Hindus who do manage to break the vicious cycle of repression of bonded labour, nevertheless fail to gain any support from the general community. Existing taboos and rampant discrimination ensure that their employment prospects are confined to menial labour as Jamadars. Recent reports suggest increasing harassment and intimidation of women belonging to these Hindu communities. According to the Human Rights Commission of Pakistan, during 1998 a number of disturbing cases came to light where Hindu women have been kidnapped, raped or forcibly converted to Islam. With overt, state-sponsored discrimination and repression, the Hindus of Pakistan remain deprived of their fundamental human rights. The Hindus are ‘unwanted’ and ‘unwelcome’ and continue to be associated with India. During the recent armed uprising in Baluchistan (2005-6) members of the small Hindu community were targeted and attacked by the Security Forces. All Hindus residing in the town of Dera Bugti were forced to take refuge either in the Sui region of Baluchistan or other provinces of Pakistan. The attacks resulted in the deaths of 33 Hindus, mostly men and young children.
As with Christians, Hindus too constantly face the issue of forced conversion. Minority groups have expressed concerns about the persecution of Hindus and threats to their places of worship. In 2007 the only Hindu temple in Lahore was demolished to make way for a commercial building.
By Najam U Din |
To say that the blasphemy law is a sensitive topic in Pakistan is a huge understatement. When it emerged that on October 31 the Supreme Court of Pakistan would declare its verdict on the appeal of Aasia Bibi – a Christian woman who had been sentenced to death under Section 295-C of the Pakistan Penal Code on charges of blasphemy – it was a given that the case would be the subject of cautious media focus.
Almost as certain was the fact that the verdict, whether in Aasia Bibi’s favour or otherwise, the discussion that would inevitably ensue, would steer clear of all mention of reform or abuse of this legal provision, the associated intimidation of civil society and the legal fraternity, and the consequences for society and the individuals falsely accused under this law, whether for economic or other reasons or to settle personal vendettas.
According to statistics provided by the National Commission for Justice and Peace, as many as 1,546 individuals have been charged under the blasphemy law in Pakistan from 1987 to date. Of these, the overwhelming majority of cases (1,173) were lodged in the Punjab, followed by Sindh (318), Khyber Pakhtunkhwa (37) and Balochistan (6). The majority of the accused (775) have been Muslims.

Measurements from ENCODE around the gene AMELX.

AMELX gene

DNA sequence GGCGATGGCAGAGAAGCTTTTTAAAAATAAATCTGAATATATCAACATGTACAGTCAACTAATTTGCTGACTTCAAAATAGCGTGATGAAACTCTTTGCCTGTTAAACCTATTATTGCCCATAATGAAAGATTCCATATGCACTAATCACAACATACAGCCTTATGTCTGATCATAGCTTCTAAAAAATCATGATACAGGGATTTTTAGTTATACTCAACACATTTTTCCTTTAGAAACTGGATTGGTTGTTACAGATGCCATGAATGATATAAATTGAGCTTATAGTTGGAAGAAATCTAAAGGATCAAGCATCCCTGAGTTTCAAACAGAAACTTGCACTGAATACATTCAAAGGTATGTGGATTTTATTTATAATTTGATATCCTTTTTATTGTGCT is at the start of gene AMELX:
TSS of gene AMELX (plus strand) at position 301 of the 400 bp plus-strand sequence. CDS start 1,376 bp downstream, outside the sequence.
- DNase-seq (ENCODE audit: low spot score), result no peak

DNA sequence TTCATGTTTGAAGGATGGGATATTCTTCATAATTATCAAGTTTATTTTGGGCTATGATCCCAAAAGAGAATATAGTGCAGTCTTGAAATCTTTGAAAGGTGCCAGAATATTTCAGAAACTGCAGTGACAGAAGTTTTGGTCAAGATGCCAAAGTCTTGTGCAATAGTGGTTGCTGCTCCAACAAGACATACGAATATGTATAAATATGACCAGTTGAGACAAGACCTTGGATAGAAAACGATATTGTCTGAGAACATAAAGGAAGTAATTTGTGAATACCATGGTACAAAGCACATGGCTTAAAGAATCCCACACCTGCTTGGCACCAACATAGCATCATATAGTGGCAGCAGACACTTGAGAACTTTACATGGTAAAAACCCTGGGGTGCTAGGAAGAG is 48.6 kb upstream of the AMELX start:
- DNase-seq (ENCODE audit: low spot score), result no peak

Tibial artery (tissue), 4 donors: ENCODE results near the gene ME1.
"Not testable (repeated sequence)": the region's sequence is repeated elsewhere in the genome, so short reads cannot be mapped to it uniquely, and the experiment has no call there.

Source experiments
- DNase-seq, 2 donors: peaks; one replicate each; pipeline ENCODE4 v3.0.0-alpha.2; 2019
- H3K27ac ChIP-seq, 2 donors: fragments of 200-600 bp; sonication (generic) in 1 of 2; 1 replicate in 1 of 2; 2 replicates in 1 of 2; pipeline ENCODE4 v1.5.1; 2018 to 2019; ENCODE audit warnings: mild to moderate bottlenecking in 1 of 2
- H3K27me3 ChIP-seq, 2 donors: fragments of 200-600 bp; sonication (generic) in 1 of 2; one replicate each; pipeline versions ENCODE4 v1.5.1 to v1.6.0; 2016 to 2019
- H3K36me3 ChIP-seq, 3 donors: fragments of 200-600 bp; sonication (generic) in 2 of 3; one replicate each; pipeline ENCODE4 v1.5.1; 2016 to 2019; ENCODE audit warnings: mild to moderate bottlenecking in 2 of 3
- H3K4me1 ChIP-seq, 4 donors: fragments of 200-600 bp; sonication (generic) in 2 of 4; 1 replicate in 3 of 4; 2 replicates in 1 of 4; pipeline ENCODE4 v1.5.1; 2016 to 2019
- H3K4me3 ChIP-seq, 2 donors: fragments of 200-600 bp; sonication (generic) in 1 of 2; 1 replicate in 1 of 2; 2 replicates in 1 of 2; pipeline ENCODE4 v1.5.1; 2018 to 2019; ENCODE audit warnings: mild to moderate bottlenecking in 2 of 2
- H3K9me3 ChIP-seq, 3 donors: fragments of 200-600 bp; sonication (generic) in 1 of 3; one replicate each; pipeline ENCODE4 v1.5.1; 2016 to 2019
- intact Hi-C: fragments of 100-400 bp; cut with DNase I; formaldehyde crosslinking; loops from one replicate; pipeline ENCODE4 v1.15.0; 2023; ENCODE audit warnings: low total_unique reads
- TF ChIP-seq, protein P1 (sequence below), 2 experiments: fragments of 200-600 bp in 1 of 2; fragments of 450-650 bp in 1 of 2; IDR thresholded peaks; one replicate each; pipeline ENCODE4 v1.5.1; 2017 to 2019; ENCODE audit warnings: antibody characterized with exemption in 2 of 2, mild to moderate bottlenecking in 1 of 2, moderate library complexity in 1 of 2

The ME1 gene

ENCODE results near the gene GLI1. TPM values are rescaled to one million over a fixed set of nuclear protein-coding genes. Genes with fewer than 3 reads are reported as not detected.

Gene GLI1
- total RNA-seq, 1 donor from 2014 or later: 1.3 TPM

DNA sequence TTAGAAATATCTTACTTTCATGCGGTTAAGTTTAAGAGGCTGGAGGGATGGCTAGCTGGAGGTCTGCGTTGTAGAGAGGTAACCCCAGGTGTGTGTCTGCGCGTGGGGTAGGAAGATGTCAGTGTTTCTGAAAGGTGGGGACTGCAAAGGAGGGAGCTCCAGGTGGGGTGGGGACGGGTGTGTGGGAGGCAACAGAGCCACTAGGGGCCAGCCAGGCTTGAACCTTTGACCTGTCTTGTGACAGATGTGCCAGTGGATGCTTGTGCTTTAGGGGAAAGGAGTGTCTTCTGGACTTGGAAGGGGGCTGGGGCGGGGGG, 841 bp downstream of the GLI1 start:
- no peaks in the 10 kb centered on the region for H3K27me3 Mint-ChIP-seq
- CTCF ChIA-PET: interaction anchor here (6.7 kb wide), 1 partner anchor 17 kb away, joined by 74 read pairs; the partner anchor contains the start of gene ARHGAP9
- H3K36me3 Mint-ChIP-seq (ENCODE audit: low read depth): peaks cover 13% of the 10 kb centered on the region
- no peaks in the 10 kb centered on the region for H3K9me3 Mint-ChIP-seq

It is common knowledge that accusing anyone of blasphemy in Pakistan today is akin to passing a death sentence on him or her. Although no one convicted and sentenced to death under the blasphemy law has been executed so far, at least 69 blasphemy accused have been killed in extrajudicial targeted attacks between 1990 and 2018. These include killings in mob attacks as well as the targeting of the accused in police custody and in prison. Mashal Khan’s lynching at a university last year following unfounded accusations of posting blasphemous content on social media is only one of the more recent examples of how many people subscribe to, and justify the actions of the killers.
If a blasphemy accused happens to be from a religious minority community, those sharing the same faith can expect to be fair game. The torching of around 100 homes belonging to the Christian community in Lahore in 2013, and the killing of at least four members of the Ahmadi community in Gujranwala in arson attacks in 2014, are examples of just some of the additional vulnerabilities that members of minority religious faiths face when such charges are levelled against anyone sharing the same faith. Apparent impunity for those responsible has further emboldened the zealots, or criminals, depending on what their motivation to kill was.
Even if zealots do choose the recourse of the law, the invariable attending coercion and intimidation make it almost impossible for the accused to defend themselves at their trial. There is more than one instance of trial judges barring repetition of the allegedly blasphemous comment, stating that would constitute blasphemy. Cross-examination of witnesses becomes both futile and perilous for the lawyer of the accused. The impact of the extensive coercion and intimidation of judges, lawyers or the accused by charged mobs packing the trial courts needs to be seen to be believed.
To the zealots, any lawyer agreeing to represent a blasphemy accused is apparently guilty of the same offence. Advocate Rashid Rehman is a case in point: he was assassinated in Multan in 2014 for legally representing Junaid Hafeez, a university lecturer facing blasphemy accusations, in court.
A month prior to his assassination, Rehman had been given death threats inside a courtroom in the presence of the trial judge designated for Junaid’s case. He was told that unless he withdrew from the case he would “not be able to come to court next time because you will not exist any more.” Rehman had earlier said in what now appears to be a premonition of sorts, that defending a blasphemy accused in Pakistan was like “walking into the jaws of death.” And he had promptly drawn the judge’s attention to the latest threat made in his court, but the judge had reportedly remained silent.The Human Rights Commission of Pakistan, for which Rashid worked, has complained of “the complete lack of interest of the authorities to go after his killers.”
Meanwhile, Junaid Hafeez, the accused in the case, a Fulbright scholar and at the time of his arrest in March 2013, a visiting faculty member at the Department of English Literature at Multan’s Bahauddin Zakariya University is still languishing in Multan Central Jail. His trial is yet to conclude.